Crewed or bareboat? The author samples both.
My wife BJ seemed somewhat apprehensive, I must admit. Among other things, she was uncharacteristically quiet as we sat on a bench at the dock, eyeballing the ferry that would take us from St. Thomas to Roadtown, Tortola, where The Moorings bases its British Virgin Islands charter operations and where a virtually new Robertson and Caine 474 Powercat awaited. At length, the ferry’s big diesels roared to life amid greasy-gray plumes of exhaust. “Well,” coughed BJ, “Here goes.”
I did some thinking on the ride over. Certainly the first half of the trip was gonna be easy. All we had to do was spend a couple of days on the 474 enjoying the crewed-charter experience, a cushy gig entailing little more than being waited on hand and foot by a couple of soon-to-be-married (and most likely very happy) youngsters: Shaun Miller, our South African captain, and Kelsey Van Beever, our Antiguan chef.
The second half was tricky, though. In order to fully appreciate and write about the differences between crewed charters and the do-it-yourself bareboating adventures The Moorings also purveys, I’d need to cruise the 474 alone with BJ for an extra couple of days, relying on linehandling and other abilities that neither she nor I were altogether sure she had.
“I thought we’d spend the first night anchored at Great Harbor on Peter Island, if that’s alright with you two,” said Capt. Miller, leading the way through the evening shadows in The Moorings’ compound. “It’s not far.”
Miller took me aside once we were aboard. “I understand your wife needs to practice picking up some moorings before Kelsey and I leave on Saturday,” he said as we toured the 474’s flying bridge. BJ was unpacking her bag below, in one of the four staterooms, well out of earshot. “That’d be cool, Shaun,” I replied, giving him a hopeful gaze. “She’s not comfortable operating the boat, so doing deckhand duty’s her only bareboat option.”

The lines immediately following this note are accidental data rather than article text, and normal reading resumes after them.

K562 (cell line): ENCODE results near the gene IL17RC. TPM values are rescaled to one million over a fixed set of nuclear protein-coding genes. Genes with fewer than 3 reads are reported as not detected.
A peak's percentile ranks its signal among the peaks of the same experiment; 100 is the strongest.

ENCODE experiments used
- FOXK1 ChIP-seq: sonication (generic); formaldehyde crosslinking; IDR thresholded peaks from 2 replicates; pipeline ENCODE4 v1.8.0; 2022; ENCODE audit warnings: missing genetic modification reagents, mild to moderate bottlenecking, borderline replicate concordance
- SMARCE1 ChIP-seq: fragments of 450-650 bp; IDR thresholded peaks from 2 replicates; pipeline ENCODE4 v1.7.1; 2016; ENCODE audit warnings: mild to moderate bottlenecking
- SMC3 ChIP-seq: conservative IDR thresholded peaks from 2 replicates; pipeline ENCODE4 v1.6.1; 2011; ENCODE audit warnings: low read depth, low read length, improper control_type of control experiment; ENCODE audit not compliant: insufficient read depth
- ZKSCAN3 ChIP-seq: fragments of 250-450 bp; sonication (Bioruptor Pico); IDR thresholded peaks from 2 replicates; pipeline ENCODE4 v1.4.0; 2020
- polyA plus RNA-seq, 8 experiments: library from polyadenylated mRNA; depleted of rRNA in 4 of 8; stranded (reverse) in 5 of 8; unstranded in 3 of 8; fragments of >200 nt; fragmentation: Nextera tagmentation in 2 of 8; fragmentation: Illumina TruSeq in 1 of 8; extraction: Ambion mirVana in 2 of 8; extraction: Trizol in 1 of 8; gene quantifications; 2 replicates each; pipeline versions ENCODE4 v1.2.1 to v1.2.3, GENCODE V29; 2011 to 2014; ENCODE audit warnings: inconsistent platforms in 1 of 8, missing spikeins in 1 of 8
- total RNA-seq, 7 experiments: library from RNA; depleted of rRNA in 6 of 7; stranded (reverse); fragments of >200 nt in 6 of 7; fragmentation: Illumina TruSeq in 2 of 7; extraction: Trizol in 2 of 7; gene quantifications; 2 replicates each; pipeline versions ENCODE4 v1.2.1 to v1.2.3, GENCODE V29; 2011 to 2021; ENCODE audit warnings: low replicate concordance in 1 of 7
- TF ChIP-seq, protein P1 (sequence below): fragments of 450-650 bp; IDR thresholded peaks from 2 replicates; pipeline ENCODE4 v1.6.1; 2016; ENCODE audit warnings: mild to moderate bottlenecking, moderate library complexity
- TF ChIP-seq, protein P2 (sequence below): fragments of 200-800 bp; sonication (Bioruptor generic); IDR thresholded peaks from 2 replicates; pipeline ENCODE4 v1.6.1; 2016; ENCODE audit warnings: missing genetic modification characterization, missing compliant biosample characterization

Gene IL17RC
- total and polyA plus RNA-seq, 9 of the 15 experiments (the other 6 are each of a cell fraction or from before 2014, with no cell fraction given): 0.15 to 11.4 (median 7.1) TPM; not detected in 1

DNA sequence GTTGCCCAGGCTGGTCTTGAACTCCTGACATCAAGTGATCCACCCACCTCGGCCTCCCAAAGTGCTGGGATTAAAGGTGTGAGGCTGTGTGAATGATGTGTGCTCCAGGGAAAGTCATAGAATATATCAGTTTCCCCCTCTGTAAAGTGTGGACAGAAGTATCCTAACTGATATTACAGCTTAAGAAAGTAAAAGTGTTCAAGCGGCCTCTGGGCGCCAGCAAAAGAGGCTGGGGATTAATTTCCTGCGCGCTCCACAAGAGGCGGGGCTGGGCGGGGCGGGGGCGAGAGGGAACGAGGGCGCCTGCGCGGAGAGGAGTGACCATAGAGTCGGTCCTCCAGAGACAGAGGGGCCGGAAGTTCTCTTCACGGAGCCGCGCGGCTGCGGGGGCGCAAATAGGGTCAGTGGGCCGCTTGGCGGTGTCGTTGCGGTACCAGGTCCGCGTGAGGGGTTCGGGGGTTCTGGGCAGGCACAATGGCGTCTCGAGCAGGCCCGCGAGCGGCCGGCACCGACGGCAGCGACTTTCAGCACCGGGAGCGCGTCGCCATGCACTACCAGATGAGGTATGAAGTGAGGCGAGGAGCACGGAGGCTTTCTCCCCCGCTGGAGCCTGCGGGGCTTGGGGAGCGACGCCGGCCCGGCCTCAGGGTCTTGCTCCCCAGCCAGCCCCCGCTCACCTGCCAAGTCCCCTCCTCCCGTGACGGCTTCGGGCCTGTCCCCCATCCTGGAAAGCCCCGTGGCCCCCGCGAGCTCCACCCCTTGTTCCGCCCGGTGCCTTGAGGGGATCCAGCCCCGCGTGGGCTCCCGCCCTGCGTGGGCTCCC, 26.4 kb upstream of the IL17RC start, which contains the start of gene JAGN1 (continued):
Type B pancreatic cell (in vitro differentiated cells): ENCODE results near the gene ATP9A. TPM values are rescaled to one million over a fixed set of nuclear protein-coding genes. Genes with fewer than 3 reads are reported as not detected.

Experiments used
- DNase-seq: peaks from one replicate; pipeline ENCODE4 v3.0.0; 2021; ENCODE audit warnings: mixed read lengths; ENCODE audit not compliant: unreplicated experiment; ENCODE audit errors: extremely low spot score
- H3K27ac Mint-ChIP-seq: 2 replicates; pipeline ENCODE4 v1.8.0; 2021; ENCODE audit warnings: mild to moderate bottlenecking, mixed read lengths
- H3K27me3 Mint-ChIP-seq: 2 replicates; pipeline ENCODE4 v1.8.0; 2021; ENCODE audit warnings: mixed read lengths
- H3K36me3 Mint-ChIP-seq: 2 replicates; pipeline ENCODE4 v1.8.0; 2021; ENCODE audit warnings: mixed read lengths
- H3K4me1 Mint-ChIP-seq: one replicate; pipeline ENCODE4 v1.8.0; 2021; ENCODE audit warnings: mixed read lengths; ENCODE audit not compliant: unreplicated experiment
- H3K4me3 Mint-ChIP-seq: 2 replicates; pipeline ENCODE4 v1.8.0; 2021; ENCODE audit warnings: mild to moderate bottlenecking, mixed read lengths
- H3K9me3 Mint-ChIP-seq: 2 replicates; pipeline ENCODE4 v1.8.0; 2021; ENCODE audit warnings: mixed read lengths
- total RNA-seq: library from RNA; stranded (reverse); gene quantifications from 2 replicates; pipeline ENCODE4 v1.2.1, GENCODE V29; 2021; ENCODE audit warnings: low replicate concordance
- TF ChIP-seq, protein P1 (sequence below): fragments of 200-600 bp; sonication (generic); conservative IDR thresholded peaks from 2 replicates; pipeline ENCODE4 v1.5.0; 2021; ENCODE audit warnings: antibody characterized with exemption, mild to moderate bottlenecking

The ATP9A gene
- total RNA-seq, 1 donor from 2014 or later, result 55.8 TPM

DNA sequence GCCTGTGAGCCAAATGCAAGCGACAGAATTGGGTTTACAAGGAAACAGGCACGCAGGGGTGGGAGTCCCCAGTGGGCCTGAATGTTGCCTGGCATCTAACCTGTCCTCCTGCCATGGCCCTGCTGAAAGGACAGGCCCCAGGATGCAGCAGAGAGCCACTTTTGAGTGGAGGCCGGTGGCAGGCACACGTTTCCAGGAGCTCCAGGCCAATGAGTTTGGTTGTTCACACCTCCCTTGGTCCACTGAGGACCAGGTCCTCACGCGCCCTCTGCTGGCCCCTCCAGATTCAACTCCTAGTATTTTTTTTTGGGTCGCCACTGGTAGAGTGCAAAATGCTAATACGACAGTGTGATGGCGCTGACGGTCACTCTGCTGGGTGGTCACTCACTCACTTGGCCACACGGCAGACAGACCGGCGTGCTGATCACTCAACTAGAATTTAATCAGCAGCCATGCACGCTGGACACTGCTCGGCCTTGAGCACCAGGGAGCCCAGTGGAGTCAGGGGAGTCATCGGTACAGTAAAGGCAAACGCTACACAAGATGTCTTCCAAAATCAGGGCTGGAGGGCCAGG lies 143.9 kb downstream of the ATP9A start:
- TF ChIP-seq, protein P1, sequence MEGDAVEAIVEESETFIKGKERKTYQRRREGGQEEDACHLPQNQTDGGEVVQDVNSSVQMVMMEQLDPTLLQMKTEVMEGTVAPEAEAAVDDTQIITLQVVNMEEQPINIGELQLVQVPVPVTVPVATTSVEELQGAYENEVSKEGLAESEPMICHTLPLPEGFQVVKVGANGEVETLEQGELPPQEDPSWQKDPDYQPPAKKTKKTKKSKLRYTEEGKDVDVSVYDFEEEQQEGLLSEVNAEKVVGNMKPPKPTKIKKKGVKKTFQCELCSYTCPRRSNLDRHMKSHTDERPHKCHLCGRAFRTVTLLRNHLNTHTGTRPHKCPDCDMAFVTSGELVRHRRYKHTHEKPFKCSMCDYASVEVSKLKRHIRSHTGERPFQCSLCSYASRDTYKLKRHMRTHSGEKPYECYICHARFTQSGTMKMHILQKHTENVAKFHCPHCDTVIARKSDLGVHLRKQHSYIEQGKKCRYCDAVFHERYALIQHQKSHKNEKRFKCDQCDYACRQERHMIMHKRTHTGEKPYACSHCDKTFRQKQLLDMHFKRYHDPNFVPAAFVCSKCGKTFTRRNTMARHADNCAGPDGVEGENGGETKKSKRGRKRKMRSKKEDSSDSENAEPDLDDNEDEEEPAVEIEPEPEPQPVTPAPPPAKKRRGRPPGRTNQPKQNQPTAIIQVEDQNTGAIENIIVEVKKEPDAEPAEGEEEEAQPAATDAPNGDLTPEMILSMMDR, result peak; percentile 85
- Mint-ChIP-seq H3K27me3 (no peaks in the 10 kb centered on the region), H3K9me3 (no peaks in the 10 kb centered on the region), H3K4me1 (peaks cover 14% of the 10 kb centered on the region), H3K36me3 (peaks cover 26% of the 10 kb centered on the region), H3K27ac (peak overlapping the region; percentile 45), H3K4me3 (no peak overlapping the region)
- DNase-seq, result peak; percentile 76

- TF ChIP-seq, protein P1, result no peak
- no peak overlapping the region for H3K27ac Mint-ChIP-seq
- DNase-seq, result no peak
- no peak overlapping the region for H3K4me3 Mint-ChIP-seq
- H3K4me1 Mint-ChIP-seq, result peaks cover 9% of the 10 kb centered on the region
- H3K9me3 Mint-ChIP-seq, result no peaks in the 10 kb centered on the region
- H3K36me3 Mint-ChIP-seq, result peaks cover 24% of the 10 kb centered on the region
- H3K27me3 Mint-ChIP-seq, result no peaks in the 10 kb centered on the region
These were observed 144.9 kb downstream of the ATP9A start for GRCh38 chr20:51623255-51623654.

As we approached Great Harbor’s shallows, with little more than the moon, our depthsounder, and Van Beever’s flashlight to guide us, I was genuinely struck by what I’d say is the main advantage of a crewed charter: the presence of trustworthy professionals onboard who nix the anxieties and responsibilities even experienced customers are likely to feel, particularly in unfamiliar waters. Indeed, before falling asleep that night, BJ and I heard Capt. Miller on deck more than once, checking the anchor. It was a comforting feeling.
Day dawned with spectacular clarity, and as the green hills and white sands around us began to glow, Van Beever served up the cinnamon pancakes we’d selected from the sample breakfast menus we’d received from The Moorings weeks before. Thanks to genuine maple syrup and berries on the side (topped with mascarpone), breakfast was lovely and set the tone for the grilled fish, fresh pasta, nouveau Caribbean desserts (like Bananas Unflamb), and other delectables our chef subsequently prepared. “How are the pancakes?” I asked BJ. “Delicious,” she replied, adding as Van Beever breezed past, “and the presentation—excellent!”
After breakfast we cruised to Soper’s Hole on the west end of Tortola to pick up our photographer Gary Felton. And as our cat purred into the lagoon at Soper’s, Capt. Miller turned her over to BJ and me so we could try picking up a couple of moorings on our own. The effort failed totally, despite the superb close-quarters maneuverability of the 474. “I just can’t do it,” BJ emphasized after several tries, standing on the foredeck with boathook drooping.